Grinding is a machining process found at almost all shops. Some grinding operations, such as snagging castings, grinding welds or bench grinding, are relatively simple. Other grinding activities can be complex like those used to hold very close tolerances or machine difficult materials. Grinding has a broad range of applications in manufacturing. As with many procedures, selecting the best tool is critical.
Although the cutting edges are much smaller and arranged in a random order, grinding wheels are cutting tools and perform the same job as endmills, drills and turning tools. Whether snagging castings or grinding gears, wheels are similar.
Grinding wheels are made from several types of abrasive materials, from aluminum oxide — the softest and most common — to diamond, which is the hardest and most expensive. Most wheels are manufactured by mixing the abrasive material with a bonding agent and then placing the mix in a mold to achieve the desired shape.
A vitrified wheel is formed under pressure and then baked at a very high temperature, which turns the bonding materials — for example, clay — to glass, giving strength and rigidity to the wheel. Resinoid-bonded wheels use the same sort of abrasives with a softer resin bond that often is reinforced with other materials like fiberglass to add strength. Resinoid wheels can operate at higher cutting speeds than vitrified wheels and are less likely to fail, with uneven loading making resinoid wheels ideal for use on hand tools or machines, such as chop saws. Vitrified wheels hold their shape better and are stiffer than resin-bonded wheels, making them best suited for close-tolerance work performed on rigid machine tools. Both kinds of wheels can break and fragment during use, but vitrified wheels are more susceptible to catastrophic failure, which is another reason they typically are not used for hand work.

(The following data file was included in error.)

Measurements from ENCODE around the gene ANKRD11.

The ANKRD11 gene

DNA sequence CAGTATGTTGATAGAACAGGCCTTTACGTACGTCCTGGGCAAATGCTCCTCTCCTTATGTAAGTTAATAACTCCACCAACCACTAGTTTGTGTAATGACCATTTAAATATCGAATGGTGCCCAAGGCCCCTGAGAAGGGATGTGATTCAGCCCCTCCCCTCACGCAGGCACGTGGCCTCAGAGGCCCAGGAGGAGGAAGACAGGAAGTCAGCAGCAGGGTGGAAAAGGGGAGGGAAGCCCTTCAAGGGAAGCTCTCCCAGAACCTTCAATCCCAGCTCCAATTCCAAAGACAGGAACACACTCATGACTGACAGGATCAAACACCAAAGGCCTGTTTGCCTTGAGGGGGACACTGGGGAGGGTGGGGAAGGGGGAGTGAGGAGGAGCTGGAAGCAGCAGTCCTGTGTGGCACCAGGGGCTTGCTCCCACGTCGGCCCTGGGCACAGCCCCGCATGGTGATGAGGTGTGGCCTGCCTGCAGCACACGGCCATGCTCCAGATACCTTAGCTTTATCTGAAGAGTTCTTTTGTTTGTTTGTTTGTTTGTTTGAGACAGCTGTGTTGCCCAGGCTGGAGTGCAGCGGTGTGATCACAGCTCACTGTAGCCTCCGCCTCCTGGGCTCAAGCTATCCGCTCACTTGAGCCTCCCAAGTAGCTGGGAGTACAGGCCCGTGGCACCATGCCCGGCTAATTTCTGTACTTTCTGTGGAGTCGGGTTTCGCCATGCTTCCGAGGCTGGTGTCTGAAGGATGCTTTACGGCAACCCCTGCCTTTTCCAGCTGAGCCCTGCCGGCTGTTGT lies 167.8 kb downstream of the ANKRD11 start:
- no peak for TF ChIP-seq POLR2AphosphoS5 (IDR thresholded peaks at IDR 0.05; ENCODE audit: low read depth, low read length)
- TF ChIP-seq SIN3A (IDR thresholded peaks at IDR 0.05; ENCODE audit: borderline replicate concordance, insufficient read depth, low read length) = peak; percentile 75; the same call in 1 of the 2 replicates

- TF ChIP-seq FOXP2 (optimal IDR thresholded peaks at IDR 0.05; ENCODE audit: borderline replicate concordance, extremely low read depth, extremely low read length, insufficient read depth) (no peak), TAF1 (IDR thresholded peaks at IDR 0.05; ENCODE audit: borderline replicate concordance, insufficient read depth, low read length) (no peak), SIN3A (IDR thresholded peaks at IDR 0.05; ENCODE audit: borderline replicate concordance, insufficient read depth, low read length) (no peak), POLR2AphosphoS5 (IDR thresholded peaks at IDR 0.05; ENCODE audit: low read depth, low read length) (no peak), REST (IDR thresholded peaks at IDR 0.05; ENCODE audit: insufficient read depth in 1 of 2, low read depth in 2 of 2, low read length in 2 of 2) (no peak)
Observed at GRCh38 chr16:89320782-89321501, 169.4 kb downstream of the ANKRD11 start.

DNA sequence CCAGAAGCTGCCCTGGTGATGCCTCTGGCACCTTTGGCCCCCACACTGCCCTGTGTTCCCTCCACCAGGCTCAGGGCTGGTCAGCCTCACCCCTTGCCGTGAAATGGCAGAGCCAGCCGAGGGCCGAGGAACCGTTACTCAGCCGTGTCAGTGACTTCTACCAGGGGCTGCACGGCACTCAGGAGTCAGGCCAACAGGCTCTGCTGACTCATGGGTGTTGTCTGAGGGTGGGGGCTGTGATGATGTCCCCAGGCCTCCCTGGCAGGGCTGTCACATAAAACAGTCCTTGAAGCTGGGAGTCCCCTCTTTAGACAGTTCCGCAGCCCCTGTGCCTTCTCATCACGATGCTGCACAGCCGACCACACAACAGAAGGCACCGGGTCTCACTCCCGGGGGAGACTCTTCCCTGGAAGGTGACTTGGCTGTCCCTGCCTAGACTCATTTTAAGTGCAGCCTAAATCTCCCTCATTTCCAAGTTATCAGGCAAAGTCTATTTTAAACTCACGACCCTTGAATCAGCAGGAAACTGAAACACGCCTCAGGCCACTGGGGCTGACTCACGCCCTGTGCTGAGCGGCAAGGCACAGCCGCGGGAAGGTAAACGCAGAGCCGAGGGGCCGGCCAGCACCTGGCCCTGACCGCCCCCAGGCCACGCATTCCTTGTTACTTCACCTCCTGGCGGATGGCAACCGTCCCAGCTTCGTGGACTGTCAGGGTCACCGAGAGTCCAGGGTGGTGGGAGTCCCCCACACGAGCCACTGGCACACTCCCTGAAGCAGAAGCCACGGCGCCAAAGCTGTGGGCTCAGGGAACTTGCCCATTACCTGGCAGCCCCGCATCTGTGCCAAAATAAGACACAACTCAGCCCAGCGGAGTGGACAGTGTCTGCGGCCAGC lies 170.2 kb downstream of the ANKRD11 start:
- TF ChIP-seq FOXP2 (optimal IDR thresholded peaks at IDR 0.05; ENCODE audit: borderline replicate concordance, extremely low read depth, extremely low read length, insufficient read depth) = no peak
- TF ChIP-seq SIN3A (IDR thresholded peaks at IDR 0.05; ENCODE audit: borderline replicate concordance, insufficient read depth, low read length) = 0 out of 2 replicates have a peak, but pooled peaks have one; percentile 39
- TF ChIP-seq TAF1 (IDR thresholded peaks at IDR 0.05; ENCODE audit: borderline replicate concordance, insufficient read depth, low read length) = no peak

Super-abrasives like diamond and cubic boron nitride are expensive. To reduce the amount of abrasive needed to make a usable wheel, an abrasive is bonded to the periphery of a metallic disc. Diamond and CBN bonds can be vitrified, resinoid or metallic. Metallic-bonded wheels use metal powder, such as cobalt and copper, mixed with an abrasive. Using a process known as sintering, the mixture is formed around the periphery of a wheel. The abrasive and metal powder are baked at a high temperature, causing them to bind together.
Super-abrasive wheels have better performance characteristics but a narrower range of applications as the wheels do not perform well on softer materials. CBN wheels are used most often on hardened ferrous materials and can be found in machines like tool and cutter grinders, camshaft grinders and gear grinders. Compared with Al2O3 wheels, CBN wheels run cooler, last longer and can function at higher speeds. Diamond is used to grind carbides, glass and other extremely hard nonferrous materials. Super-abrasives are more productive but expensive. They frequently cost 10 times more than other types of wheels, and their applications are typically very specific.
Read more: Choose the proper grinding wheel